On the Interaction Between Internet Applications and TCP
We focus in this paper on passive traffic measurement techniques that collect traces of TCP packets and analyze them to derive, for example, round-trip times or aggregate metrics such as average throughput. The seminal work of Zhang  has shown that for more than 50% of the TCP connections observed, it is not the network bandwidth that limits the throughput but rather the application or mechanisms such as TCP slow start or too small a receiver window. Certain types of analysis of the network characteristics are meaningful only when performed on TCP traffic that experiences minimal interference by the application. To eliminate such interference, we propose a generic method that partitions the packets of a TCP connection in bulk data transfer and in application limited periods: The packets of a bulk data transfer period (BTP) experience minimal interference from the application, while the packets of an application limited period (ALP) experience interference from the application that prevents TCP from fully utilizing the network resources because the application does not produce data fast enough. As a proof of concept, we apply our algorithm to public Internet traffic traces and show that unless the effects of the application are filtered out, studying the end-to-end path and traffic characteristics from a network point of view can produce biased results.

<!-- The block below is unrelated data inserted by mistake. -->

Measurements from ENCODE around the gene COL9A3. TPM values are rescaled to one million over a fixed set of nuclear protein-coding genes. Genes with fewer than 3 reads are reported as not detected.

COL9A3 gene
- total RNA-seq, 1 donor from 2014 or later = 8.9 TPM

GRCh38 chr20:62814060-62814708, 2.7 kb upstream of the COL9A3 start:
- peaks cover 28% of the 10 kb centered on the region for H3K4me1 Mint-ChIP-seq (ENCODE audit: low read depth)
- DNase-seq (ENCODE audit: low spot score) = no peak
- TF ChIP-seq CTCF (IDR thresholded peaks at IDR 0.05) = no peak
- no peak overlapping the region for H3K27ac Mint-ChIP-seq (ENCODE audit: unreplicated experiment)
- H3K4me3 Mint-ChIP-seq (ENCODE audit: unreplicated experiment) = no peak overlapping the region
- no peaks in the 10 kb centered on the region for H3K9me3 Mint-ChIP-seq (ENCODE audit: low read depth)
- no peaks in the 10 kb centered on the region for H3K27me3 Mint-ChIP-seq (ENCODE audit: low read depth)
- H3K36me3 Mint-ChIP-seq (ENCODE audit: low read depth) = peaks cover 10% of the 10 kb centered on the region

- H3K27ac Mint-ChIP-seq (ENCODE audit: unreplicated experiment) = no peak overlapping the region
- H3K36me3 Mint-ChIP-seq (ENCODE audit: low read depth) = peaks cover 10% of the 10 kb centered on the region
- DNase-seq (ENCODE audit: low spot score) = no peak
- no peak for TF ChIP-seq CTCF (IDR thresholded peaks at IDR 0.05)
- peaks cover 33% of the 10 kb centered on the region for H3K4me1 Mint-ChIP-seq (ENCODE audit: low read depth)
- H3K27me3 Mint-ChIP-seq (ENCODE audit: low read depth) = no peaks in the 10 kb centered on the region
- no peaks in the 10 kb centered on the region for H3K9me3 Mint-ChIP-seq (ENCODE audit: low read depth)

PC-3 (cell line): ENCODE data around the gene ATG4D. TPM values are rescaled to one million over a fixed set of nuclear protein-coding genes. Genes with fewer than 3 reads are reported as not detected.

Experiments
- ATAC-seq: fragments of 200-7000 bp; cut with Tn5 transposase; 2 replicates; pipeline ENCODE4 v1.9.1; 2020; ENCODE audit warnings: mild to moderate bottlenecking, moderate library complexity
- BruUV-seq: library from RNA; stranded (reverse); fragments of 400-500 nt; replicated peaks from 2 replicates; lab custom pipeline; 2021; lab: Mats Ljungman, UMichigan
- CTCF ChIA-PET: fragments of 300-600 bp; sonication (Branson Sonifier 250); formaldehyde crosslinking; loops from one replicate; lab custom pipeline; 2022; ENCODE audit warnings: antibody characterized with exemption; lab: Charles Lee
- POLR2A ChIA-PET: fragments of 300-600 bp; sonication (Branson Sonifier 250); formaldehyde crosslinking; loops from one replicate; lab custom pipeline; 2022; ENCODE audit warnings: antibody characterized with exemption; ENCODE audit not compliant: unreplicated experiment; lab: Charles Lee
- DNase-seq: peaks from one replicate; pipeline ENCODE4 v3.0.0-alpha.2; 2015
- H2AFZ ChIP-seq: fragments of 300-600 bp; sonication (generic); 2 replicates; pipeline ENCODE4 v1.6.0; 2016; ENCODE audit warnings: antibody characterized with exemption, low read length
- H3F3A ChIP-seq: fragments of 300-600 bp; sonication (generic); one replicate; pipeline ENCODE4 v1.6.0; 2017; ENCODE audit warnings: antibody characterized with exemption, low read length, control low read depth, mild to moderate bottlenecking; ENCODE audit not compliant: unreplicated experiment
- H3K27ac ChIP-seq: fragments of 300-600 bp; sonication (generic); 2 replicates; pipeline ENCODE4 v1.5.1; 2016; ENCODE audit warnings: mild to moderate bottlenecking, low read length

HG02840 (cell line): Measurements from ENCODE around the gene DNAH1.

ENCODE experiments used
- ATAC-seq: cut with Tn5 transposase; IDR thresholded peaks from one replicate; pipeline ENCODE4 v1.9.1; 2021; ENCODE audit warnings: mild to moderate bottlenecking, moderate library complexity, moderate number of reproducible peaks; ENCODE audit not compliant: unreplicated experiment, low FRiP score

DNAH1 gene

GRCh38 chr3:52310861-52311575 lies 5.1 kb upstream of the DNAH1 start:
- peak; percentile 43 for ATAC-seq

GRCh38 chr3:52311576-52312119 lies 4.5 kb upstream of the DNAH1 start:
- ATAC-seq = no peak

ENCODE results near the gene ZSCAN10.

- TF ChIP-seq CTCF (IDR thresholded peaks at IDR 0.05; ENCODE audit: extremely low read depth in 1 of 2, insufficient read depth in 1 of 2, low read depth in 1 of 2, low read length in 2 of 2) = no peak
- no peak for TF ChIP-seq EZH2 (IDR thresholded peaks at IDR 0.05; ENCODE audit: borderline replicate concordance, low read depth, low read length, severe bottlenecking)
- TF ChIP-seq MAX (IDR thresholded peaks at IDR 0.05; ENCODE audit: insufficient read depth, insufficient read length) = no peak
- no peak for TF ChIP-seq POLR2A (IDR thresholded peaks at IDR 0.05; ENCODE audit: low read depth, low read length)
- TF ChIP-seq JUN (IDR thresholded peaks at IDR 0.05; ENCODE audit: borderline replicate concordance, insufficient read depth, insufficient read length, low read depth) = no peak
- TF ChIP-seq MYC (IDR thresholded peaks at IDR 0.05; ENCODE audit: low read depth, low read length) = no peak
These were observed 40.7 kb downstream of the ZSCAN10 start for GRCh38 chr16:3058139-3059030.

KeywordsData Packet Data Path Congestion Window Internet Application Path Property
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